* The official PRC position that “reeducation through labor” represents an administrative sanction rather than a form of prison incarceration, and that it therefore is not covered by prison labor agreements, leaves a large portion of the Chinese penal system outside the scope of the prison labor agreements between the U.S. and Chinese governments. The U.S. government does not agree with the Chinese government’s characterization of “reeducation through labor” as distinct from prison incarceration. The Chinese government’s refusal to include “reeducation through labor” facilities in the scope of prison labor agreements eliminates any realistic possibility that the United States reliably can identify sources of goods manufactured with prison labor and prevent their importation into the United States.
* The import of prison labor goods into the United States is illegal. Although it is likely that prison labor products represent only a small fraction of Chinese-manufactured products imported into the United States, the preponderance of evidence suggests that Chinese prison-made goods continue to enter the U.S. market.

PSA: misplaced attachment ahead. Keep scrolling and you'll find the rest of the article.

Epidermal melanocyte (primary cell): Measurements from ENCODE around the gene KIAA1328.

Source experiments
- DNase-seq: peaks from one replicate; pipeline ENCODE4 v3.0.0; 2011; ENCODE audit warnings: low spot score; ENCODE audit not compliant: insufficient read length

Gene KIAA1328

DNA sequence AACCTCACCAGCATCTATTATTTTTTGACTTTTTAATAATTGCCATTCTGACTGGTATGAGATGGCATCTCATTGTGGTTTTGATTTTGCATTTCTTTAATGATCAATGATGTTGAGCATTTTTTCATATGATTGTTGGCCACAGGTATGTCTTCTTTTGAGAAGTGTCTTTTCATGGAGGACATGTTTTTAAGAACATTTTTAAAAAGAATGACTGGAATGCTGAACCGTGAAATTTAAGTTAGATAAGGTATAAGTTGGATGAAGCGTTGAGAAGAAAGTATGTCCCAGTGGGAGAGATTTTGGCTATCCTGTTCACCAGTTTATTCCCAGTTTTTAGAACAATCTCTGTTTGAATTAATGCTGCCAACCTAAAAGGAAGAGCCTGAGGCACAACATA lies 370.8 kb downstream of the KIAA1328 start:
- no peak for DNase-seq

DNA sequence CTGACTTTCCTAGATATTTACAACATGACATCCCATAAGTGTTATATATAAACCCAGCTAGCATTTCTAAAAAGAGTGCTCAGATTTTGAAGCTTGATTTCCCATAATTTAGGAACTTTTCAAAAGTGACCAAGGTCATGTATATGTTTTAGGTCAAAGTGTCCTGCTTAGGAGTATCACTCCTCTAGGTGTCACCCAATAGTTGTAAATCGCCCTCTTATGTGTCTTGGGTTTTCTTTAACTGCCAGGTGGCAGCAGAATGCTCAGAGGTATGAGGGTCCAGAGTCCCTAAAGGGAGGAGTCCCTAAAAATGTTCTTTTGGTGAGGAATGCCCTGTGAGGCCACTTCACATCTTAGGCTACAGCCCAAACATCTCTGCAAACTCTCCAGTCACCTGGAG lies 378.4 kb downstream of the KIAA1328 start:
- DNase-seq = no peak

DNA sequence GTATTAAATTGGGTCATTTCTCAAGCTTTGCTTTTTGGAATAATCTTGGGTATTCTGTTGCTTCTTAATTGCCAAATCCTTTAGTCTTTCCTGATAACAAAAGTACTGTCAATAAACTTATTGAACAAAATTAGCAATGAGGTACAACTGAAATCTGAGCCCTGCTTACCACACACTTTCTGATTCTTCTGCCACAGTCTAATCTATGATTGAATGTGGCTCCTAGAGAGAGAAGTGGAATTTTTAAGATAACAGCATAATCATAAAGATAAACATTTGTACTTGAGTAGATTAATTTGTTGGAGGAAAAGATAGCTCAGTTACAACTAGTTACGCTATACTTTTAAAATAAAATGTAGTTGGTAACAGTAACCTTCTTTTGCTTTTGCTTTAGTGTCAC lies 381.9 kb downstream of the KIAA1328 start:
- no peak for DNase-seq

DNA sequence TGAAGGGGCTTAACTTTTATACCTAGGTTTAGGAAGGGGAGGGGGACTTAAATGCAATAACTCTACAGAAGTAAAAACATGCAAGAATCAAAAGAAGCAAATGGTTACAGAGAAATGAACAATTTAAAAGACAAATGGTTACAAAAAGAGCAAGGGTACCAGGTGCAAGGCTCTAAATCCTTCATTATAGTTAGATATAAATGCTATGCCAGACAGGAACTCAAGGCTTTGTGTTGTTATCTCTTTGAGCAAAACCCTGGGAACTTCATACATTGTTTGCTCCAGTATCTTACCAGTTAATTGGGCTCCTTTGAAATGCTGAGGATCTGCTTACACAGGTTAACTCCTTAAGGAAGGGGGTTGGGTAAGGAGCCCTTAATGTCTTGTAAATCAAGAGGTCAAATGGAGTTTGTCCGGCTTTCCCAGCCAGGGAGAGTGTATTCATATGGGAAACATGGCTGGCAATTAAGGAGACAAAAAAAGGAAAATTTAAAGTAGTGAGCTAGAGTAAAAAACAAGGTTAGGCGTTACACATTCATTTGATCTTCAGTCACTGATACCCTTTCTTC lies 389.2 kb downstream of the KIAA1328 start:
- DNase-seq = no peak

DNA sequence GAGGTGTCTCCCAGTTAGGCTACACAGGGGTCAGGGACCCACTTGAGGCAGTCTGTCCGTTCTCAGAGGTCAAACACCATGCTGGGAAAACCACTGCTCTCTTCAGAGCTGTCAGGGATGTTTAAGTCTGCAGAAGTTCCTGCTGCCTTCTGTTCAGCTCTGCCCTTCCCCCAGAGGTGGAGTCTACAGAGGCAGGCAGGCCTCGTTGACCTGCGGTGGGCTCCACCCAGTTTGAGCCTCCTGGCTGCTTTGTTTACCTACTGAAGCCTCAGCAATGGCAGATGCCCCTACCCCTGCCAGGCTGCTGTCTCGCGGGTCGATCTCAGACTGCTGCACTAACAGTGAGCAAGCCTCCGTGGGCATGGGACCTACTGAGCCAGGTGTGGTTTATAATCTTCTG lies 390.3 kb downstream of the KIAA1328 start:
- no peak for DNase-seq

* The current failure effectively to enforce U.S. law prohibiting importation of prison labor products has established a perverse set of incentives for U.S. importers and their retail partners in which those willing to purchase prison labor products from Chinese suppliers may achieve and retain with impunity a competitive advantage over competitors who source from legitimate manufacturers.
* U.S. businesses that have cause to believe a competitor may be importing products manufactured with prison or other forced labor, thereby gaining an unfair competitive pricing advantage, currently have no private right of action to pursue civil claims against that competitor.
* The Commission recommends that Congress enact legislation directing U.S. Customs and Border Protection of the U.S. Department of Homeland Security (DHS) to issue detention orders for all products originating in a Chinese prison labor facility when DHS’ U.S. Immigration and Customs Enforcement officials have not been permitted to inspect that facility within 60 days of their request to do so.